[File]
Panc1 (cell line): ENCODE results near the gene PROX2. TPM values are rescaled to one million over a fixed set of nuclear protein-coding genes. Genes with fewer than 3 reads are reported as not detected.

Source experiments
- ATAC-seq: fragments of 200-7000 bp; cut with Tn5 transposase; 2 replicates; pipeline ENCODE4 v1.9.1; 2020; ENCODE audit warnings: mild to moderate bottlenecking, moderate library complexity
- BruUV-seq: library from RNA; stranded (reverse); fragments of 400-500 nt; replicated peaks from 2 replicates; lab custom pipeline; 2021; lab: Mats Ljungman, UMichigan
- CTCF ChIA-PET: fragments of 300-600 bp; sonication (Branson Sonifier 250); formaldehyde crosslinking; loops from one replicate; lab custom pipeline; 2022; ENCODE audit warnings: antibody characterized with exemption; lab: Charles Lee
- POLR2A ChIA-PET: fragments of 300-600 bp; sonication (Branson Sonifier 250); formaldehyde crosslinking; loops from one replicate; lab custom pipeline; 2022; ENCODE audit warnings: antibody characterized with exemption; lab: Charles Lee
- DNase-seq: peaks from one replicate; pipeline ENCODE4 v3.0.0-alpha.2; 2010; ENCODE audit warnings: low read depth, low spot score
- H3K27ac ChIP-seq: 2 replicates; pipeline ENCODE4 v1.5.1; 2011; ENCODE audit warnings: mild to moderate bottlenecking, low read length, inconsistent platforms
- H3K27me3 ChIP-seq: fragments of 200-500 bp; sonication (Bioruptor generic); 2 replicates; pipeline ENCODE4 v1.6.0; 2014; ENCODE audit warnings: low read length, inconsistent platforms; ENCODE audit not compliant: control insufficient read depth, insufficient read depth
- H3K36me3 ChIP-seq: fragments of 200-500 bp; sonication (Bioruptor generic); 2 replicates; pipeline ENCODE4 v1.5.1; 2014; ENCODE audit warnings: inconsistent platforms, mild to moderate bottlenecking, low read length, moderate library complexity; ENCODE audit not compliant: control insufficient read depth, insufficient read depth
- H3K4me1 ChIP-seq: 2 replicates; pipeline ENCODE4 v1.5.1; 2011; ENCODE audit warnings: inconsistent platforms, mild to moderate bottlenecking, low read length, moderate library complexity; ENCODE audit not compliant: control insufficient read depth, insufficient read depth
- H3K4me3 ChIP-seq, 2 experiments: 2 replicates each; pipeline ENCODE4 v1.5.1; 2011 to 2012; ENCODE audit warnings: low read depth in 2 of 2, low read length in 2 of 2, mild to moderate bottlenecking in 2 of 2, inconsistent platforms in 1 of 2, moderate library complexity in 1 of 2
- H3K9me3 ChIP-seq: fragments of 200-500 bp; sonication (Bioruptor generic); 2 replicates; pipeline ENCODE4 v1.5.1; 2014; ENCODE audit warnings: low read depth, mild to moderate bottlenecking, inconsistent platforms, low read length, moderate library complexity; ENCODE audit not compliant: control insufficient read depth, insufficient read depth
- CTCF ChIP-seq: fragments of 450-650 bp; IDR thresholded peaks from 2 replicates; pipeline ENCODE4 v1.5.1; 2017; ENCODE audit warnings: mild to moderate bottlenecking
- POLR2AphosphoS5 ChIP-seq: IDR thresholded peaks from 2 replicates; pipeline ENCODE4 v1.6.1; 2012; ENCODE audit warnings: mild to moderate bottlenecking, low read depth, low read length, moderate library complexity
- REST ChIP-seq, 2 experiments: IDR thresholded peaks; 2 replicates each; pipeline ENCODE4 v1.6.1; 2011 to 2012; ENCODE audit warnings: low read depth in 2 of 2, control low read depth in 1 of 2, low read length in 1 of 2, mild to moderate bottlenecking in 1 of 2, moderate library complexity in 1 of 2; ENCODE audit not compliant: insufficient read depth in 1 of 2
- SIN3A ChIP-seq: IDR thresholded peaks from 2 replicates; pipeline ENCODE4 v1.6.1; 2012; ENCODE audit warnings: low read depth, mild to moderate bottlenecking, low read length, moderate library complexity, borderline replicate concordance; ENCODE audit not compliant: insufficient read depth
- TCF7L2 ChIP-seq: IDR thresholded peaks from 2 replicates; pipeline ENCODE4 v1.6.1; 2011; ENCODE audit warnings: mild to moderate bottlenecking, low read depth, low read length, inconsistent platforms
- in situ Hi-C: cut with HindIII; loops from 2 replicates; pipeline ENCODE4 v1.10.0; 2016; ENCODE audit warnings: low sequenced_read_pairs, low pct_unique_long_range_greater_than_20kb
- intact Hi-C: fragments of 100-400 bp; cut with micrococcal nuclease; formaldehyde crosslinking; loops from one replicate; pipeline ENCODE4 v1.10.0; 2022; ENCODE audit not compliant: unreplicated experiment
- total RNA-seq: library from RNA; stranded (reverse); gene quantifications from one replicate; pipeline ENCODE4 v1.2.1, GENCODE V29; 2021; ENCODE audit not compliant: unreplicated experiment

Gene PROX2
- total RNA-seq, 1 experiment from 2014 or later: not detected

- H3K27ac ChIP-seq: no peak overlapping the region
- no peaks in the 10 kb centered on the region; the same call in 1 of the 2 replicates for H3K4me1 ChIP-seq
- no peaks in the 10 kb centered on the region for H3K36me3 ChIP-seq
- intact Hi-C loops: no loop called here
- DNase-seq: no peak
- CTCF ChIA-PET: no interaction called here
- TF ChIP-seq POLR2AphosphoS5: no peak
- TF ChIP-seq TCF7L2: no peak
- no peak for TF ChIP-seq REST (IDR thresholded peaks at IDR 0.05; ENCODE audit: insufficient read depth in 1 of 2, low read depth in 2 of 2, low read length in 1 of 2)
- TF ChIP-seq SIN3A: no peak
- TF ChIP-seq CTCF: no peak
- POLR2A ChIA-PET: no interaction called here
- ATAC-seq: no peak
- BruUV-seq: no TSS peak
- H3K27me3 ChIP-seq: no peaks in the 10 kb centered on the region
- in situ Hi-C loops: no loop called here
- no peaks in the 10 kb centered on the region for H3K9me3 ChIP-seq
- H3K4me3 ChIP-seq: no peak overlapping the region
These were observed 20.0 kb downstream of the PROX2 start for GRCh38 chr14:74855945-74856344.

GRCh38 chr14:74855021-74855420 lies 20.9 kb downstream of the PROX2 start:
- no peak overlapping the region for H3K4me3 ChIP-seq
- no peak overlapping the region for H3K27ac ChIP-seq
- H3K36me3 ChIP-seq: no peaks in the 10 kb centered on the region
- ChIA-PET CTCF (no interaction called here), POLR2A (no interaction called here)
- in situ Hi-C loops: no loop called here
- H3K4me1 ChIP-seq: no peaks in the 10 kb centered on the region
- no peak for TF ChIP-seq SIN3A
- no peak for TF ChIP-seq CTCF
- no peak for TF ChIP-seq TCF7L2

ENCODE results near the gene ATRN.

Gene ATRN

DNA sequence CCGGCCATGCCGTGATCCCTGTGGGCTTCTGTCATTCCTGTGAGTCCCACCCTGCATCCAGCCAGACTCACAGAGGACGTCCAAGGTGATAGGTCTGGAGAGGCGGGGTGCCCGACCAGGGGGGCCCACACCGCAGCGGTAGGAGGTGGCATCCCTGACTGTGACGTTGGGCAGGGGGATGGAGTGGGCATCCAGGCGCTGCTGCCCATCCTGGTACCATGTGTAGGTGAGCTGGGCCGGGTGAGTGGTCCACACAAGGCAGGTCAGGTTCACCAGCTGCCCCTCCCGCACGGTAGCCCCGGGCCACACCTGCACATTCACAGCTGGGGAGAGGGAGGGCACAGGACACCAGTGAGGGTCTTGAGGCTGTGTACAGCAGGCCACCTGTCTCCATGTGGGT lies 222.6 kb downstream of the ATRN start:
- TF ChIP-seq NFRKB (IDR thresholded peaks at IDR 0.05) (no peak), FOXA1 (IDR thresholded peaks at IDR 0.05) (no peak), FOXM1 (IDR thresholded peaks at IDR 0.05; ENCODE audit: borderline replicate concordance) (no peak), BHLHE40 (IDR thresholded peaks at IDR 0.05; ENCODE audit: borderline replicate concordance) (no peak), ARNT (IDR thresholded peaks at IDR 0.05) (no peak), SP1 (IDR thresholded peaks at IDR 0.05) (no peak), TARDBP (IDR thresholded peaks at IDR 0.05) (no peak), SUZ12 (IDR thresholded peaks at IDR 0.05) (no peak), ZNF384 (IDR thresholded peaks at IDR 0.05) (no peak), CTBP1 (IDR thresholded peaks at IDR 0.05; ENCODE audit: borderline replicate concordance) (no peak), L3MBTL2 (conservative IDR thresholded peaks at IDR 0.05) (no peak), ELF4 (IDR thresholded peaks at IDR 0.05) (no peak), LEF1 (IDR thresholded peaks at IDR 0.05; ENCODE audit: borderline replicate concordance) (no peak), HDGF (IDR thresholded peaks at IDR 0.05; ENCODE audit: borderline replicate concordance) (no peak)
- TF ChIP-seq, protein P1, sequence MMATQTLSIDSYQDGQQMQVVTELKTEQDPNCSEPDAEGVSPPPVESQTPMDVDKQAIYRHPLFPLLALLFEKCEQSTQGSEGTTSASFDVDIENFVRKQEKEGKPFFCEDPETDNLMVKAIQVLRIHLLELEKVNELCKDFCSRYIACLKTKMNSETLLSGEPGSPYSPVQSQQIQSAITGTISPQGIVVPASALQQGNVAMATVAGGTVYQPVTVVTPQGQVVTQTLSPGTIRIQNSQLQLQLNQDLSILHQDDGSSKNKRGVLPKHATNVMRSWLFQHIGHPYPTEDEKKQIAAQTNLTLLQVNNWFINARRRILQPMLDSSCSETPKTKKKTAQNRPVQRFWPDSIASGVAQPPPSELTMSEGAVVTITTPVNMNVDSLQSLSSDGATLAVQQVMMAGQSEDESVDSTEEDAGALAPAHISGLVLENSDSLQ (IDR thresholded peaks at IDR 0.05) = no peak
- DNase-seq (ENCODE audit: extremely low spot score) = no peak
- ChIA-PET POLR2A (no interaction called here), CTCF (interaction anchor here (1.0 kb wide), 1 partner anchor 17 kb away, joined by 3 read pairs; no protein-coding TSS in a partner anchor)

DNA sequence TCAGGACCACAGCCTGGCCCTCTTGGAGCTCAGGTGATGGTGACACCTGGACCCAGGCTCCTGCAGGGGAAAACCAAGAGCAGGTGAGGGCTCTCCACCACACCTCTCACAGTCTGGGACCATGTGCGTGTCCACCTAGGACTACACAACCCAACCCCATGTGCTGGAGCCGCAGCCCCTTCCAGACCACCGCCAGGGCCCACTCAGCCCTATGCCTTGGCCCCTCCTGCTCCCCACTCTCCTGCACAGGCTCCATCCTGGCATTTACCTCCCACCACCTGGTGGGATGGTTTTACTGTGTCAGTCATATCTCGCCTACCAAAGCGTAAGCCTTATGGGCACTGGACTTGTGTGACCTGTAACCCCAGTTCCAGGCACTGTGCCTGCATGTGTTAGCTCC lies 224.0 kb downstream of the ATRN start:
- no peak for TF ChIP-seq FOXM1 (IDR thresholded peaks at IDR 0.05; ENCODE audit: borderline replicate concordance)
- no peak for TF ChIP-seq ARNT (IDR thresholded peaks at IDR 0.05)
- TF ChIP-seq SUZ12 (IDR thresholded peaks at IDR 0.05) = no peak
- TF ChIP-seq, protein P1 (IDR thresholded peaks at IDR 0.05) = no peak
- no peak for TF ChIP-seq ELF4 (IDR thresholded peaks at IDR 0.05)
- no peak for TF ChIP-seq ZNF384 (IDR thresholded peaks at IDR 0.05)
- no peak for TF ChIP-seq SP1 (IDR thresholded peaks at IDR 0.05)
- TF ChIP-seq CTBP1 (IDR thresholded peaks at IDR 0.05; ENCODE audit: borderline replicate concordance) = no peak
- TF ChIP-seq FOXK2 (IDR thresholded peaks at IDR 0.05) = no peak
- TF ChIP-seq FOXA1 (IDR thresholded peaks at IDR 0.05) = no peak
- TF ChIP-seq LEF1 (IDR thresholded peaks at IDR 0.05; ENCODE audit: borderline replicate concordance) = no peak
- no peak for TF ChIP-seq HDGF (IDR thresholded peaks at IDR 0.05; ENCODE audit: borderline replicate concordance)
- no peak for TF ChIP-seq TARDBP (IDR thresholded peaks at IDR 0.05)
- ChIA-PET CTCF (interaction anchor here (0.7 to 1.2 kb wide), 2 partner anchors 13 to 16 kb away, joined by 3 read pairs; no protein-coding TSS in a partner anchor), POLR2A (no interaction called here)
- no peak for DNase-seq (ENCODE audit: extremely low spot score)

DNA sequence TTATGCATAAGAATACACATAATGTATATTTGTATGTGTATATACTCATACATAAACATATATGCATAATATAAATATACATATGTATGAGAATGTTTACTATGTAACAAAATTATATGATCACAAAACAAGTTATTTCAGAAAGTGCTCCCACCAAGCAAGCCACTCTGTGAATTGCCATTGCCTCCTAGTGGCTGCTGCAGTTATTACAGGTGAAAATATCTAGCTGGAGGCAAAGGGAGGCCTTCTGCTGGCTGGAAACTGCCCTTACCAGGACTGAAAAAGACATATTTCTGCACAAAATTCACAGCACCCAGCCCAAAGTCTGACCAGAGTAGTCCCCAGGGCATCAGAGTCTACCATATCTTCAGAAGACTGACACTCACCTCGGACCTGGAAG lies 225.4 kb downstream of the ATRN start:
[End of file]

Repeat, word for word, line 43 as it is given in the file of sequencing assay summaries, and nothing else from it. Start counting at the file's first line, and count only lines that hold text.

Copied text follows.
GRCh38 chr14:74855021-74855420 lies 20.9 kb downstream of the PROX2 start: